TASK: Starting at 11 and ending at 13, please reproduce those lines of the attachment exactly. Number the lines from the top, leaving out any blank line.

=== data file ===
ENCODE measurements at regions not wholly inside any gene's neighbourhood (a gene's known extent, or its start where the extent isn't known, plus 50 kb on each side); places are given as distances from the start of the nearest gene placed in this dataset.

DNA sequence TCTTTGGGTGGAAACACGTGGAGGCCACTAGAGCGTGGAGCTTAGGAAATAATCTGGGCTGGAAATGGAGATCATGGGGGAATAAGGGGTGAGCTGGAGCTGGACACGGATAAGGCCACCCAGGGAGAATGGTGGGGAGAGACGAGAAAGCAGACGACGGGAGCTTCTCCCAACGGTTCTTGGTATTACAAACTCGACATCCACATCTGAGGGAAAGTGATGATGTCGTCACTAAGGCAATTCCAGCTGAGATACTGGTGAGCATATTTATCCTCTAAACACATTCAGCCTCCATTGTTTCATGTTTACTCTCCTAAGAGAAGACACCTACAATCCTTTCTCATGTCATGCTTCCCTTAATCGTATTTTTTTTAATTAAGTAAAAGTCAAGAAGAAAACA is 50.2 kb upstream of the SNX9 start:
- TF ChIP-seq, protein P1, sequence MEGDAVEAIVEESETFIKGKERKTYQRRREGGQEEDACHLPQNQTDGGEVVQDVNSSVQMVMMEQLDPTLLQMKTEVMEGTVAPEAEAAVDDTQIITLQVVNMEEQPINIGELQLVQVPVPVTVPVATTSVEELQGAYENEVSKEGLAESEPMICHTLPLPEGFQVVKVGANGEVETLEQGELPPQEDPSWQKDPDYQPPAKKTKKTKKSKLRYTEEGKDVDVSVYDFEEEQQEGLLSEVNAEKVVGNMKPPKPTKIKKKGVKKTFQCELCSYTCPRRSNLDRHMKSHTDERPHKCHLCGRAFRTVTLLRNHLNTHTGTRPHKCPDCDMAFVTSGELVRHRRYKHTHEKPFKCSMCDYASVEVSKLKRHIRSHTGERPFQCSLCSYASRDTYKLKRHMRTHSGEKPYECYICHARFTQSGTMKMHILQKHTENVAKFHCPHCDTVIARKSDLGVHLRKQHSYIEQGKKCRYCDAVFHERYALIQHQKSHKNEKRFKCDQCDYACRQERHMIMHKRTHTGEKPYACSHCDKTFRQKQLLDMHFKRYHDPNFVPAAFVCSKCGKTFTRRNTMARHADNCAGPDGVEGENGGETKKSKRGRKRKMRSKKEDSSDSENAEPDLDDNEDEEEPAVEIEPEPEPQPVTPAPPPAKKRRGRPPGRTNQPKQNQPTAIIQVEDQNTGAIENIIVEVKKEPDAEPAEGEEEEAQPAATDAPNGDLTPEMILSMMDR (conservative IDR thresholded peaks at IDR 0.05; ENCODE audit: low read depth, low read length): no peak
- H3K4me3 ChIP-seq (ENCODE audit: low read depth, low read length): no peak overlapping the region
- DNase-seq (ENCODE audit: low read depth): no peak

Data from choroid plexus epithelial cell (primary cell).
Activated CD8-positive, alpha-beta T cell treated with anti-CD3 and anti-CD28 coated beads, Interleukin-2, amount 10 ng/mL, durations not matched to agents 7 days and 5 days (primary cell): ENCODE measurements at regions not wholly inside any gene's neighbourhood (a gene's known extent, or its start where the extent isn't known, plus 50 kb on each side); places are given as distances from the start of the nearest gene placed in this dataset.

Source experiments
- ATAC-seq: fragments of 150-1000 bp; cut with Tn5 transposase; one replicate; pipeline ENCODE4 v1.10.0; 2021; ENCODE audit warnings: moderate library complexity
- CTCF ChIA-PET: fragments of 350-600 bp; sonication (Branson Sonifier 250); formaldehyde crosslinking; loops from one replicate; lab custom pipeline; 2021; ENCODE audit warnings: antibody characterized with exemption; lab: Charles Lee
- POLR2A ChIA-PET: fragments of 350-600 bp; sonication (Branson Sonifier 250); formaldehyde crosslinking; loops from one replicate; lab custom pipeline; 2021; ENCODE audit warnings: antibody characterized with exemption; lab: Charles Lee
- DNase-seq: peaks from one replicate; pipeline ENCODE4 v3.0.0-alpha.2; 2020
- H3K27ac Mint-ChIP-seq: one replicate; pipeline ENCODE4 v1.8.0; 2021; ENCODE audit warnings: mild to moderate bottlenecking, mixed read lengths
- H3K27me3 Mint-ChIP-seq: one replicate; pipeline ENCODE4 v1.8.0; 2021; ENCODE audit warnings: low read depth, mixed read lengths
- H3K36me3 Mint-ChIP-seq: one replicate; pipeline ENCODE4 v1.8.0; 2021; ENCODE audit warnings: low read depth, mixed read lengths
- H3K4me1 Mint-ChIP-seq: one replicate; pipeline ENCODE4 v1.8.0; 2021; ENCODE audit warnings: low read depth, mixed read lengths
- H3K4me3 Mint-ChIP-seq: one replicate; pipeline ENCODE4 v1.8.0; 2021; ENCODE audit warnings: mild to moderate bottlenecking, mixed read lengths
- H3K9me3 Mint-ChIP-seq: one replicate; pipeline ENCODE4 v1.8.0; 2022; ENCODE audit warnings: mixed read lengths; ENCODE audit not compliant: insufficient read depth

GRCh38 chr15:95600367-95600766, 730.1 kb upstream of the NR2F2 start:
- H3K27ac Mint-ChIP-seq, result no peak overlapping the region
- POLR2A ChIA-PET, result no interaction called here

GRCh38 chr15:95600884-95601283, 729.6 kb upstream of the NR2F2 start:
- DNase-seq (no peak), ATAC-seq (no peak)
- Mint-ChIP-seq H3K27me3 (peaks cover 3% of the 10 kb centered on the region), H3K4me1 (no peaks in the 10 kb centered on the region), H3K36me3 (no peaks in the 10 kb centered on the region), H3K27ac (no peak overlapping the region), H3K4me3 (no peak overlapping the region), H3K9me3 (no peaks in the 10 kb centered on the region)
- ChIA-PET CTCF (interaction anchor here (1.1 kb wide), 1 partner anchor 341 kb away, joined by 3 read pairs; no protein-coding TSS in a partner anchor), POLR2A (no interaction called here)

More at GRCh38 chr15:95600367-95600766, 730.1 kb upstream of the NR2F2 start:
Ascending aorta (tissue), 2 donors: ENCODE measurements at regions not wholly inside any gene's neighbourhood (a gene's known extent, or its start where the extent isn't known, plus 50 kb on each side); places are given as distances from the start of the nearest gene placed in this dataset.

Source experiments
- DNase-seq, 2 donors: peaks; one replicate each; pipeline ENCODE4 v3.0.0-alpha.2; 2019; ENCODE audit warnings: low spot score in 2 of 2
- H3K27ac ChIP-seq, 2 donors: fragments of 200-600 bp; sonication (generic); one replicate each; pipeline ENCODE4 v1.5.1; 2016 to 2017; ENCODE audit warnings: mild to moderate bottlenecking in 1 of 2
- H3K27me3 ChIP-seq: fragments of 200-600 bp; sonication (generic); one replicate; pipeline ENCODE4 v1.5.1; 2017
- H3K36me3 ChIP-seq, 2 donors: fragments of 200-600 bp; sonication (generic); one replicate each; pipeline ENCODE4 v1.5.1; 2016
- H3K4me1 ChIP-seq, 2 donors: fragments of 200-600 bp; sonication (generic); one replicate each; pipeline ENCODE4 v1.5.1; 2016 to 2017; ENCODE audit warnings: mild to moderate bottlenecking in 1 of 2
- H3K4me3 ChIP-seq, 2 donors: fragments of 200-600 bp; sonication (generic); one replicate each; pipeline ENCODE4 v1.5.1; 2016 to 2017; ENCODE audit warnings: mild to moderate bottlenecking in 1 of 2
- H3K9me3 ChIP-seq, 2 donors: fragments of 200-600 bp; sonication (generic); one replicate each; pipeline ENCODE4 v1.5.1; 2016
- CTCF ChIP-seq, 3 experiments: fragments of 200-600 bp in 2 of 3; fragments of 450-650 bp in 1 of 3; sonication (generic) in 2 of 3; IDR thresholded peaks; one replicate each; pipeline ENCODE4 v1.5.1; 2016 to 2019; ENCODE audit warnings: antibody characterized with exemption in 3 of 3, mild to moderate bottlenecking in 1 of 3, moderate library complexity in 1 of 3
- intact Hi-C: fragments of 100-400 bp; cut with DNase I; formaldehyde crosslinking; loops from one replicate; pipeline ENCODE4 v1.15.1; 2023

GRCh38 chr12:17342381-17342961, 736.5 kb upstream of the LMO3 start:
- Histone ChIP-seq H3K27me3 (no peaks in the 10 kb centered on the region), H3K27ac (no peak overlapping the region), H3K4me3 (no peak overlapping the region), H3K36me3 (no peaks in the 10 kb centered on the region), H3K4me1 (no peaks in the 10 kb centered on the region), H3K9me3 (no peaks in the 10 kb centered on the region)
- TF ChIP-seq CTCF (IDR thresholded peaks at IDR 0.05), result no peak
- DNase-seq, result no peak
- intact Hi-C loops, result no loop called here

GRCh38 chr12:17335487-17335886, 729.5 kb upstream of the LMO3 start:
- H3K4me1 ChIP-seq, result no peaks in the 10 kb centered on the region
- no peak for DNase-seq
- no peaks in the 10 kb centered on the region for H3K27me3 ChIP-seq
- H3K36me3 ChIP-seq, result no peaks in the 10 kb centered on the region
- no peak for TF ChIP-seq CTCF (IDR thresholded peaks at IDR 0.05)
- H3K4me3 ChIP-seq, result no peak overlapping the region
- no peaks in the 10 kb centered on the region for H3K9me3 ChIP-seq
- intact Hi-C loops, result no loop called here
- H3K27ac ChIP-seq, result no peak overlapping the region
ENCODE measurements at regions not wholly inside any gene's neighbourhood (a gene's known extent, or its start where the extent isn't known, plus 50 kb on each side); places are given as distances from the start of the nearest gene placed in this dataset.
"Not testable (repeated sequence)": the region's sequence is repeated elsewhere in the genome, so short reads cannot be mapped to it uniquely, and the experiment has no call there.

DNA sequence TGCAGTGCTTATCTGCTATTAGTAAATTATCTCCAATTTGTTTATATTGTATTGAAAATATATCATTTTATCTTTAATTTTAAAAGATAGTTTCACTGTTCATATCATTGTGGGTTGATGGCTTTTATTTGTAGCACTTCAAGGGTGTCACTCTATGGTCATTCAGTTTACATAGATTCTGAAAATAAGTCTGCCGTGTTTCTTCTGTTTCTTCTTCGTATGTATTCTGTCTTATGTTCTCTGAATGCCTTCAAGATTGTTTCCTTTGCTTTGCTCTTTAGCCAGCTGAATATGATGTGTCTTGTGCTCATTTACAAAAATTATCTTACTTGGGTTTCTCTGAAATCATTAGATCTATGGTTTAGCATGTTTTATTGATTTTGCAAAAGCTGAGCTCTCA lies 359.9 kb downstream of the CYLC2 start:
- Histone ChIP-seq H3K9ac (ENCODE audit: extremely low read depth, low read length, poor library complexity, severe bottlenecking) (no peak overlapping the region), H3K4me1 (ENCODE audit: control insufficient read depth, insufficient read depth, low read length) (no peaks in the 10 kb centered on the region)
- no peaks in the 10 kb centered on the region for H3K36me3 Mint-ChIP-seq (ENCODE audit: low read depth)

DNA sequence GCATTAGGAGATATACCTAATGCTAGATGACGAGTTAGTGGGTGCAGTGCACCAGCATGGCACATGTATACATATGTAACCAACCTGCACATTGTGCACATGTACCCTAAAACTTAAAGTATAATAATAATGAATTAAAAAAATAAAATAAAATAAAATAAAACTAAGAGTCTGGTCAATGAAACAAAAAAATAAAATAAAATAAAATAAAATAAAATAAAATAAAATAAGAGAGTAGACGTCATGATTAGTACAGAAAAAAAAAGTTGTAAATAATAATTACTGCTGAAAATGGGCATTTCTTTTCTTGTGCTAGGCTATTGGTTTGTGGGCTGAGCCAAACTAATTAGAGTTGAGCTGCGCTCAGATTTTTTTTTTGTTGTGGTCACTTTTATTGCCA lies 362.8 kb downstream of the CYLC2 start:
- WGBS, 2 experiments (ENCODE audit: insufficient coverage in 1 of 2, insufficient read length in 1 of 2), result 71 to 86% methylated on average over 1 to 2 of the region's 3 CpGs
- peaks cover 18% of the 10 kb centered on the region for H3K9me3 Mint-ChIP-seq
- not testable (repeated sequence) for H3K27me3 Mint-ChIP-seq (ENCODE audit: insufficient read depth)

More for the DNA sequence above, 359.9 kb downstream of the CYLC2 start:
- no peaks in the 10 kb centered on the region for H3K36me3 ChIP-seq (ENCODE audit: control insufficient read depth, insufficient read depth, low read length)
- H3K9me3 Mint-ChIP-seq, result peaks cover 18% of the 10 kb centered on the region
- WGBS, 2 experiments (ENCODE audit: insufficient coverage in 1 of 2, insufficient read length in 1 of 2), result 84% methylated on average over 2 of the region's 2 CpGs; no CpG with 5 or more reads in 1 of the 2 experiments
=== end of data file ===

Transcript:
- POLR2A ChIA-PET: fragments of 350-600 bp; sonication (Branson Sonifier 250); formaldehyde crosslinking; loops from one replicate; lab custom pipeline; 2021; ENCODE audit warnings: antibody characterized with exemption; lab: Charles Lee
- DNase-seq: peaks from one replicate; pipeline ENCODE4 v3.0.0-alpha.2; 2020
- H3K27ac Mint-ChIP-seq: one replicate; pipeline ENCODE4 v1.8.0; 2021; ENCODE audit warnings: mild to moderate bottlenecking, mixed read lengths